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Comment

  1. Mark Ramsey is correct. Terrestrial radio listening isn’t down because it isn’t available on the net, its down because there is and ever-growing list different things to choose instead – on the net and elsewhere.

    Radio needs to leverage its considerable programming talent and create content for the web, rather than rely on existing terrestrial streams distributed digitally.

    FWIW, I think it’s a good idea for terrestrial stations to stream those signals, but a bad idea to consider doing so a key basis of a digital strategy.

    Bob Bellin · Jul 15, 07:32 AM · #

  2. Yea I don’t think you can consider the Iphone as anything other than a mechanism that enhances growth for broadcasting’s future. Remember also not everyone in the world will have an Iphone. Not to mention that many competitors are catching up with their own solutions or devices. Streaming to most “any” compatable mobile device is a key component in the growth of webcasting for sure and certainly Iphone users are an important portion of the many that will consume streaming media via moile devices.

    Also, let’s not forget that way before the Iphone even exsisted streaming was already possible via many mobile devices and or applications. My ppc 6700 is almost 3 years old and I have personally used it on many occassions over those years to tune into multitudes of streaming broadcasts, both audio and video. So I find it comical to single out one specific mobile device as being even a contributor, much less the single reason for the end of Radio.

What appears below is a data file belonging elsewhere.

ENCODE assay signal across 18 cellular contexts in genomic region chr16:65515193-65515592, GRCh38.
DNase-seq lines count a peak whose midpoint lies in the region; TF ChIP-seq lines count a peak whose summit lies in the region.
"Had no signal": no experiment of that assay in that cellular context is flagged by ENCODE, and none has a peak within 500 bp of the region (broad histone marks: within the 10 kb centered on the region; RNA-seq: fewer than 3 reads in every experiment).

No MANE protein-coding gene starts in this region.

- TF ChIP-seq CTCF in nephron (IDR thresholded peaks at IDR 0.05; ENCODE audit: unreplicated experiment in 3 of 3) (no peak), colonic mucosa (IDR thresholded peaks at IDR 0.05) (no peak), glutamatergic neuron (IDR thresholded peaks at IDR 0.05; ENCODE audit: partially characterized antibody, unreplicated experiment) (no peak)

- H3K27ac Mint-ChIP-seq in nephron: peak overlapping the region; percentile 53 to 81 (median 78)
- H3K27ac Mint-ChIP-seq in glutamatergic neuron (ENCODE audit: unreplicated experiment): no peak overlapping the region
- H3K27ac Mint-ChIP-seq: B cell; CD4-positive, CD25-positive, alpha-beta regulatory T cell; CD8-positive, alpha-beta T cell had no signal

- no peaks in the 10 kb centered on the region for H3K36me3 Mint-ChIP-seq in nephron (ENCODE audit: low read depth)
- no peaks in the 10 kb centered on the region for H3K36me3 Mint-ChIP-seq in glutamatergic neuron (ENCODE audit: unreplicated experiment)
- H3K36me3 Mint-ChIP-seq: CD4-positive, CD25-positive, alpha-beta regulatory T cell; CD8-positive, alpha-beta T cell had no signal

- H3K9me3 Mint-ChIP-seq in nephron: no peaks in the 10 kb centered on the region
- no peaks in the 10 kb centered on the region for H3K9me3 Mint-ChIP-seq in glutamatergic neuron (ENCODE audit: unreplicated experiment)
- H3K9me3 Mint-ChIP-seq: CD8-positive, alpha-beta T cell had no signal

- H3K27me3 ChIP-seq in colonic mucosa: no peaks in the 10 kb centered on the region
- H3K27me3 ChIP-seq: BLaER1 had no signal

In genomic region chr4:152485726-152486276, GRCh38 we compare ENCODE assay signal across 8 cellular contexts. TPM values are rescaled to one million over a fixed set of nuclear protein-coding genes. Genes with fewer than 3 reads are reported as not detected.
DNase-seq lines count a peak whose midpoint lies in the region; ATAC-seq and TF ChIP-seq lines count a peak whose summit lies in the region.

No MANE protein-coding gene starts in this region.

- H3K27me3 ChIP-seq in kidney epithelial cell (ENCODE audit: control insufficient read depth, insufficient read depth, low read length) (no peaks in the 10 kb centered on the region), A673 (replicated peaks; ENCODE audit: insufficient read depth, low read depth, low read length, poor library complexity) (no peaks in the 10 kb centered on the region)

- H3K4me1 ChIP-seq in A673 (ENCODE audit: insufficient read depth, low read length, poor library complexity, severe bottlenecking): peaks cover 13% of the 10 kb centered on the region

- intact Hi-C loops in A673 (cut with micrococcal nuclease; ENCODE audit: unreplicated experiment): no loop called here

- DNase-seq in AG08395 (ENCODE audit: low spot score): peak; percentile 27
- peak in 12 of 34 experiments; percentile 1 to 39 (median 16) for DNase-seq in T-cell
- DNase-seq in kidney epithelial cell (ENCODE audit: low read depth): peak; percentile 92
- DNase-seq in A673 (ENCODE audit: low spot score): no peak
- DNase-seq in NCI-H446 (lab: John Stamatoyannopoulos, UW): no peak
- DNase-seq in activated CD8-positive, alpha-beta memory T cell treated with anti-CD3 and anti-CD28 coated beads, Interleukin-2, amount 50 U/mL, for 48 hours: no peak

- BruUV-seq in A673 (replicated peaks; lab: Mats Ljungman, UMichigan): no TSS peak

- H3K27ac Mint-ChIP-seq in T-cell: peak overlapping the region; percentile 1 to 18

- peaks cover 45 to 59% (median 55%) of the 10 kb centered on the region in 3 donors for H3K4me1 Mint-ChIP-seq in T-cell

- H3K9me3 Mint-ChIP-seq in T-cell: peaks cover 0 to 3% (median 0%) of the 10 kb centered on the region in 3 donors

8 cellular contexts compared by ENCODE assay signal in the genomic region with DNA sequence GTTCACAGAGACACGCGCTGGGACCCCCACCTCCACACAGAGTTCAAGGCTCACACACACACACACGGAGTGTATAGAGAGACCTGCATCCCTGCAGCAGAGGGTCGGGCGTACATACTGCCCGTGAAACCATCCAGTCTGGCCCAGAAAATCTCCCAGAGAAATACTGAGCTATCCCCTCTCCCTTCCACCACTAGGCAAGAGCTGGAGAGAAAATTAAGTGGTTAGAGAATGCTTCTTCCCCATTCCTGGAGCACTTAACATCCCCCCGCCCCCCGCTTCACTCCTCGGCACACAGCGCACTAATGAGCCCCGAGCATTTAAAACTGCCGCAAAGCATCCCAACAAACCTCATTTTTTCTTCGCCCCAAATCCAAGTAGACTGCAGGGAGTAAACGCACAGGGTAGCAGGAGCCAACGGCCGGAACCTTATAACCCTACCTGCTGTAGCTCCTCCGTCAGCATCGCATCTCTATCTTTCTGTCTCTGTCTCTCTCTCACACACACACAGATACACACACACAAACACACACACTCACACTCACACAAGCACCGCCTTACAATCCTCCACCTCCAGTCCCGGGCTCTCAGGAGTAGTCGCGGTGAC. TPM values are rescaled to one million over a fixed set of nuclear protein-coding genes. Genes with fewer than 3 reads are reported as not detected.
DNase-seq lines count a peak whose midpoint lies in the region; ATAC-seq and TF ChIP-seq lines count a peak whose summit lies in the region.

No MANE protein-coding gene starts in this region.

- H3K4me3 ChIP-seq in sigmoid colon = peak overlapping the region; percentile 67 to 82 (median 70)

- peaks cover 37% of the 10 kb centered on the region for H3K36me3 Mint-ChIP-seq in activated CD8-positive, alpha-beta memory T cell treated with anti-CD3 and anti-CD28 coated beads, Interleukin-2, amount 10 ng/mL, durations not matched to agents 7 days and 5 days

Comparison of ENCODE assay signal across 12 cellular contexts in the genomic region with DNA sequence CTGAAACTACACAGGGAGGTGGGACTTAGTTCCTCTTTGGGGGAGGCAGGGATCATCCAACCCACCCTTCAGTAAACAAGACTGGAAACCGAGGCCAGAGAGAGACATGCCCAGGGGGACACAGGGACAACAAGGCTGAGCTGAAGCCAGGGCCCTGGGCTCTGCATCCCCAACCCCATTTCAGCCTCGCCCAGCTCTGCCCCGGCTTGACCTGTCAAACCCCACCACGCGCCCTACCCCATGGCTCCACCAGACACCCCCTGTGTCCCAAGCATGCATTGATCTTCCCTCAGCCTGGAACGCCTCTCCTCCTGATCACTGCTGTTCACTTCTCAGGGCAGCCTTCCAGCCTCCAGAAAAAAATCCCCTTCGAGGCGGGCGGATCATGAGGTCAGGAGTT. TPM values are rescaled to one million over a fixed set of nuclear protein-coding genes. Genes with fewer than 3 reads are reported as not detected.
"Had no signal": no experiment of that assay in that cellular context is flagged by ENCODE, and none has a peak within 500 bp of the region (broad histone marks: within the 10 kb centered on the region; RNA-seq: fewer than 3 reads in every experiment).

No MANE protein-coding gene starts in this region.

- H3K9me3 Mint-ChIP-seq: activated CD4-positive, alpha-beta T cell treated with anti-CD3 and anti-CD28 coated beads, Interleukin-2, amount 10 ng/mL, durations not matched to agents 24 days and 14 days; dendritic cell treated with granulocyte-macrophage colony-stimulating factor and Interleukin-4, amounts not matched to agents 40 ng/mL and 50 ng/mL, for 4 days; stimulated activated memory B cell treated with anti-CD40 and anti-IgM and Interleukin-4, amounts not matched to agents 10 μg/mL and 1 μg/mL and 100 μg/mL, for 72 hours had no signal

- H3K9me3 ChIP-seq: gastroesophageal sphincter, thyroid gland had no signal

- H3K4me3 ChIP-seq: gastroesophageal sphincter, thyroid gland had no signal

Interestingly enough CNN produced a poll last week to deteremine how many of the respondants where actually planning on moving up to the new 3G Iphone and 73% polled stated they had NO intention to update or purchase one any time soon.

    Now I will say that what is most likley the end of Radio as we know it today is NOT specifically technology itself but the lack of embracing it and the past hesitancy to adopt it. Plus certainly add programming, or lack of and the “business as usual” mindset of the industry. That, I believe is why traditional radio is where it is today and why it’s current future is in jeopardy. The rules are changing because it is what the consumer wants and for the current Radio industry to survive they best listen to the consumer.

    Bryan Payne · Jul 15, 08:51 AM · #

  3. May I mention that the criticism of Satellite XM/Sirius has always hinged upon market placement of receivers, and broadcast radio listenership today being less will only hint at the flip flop after 02/09 when no one but sat and Phone/net people have working radios !!! THEN broadcast radio listenership will be down. And the FIRST answer to address will be to get digital capable receivers in the hands of the people.

    Frank Baum

    Frank Baum · Jul 18, 10:28 AM · #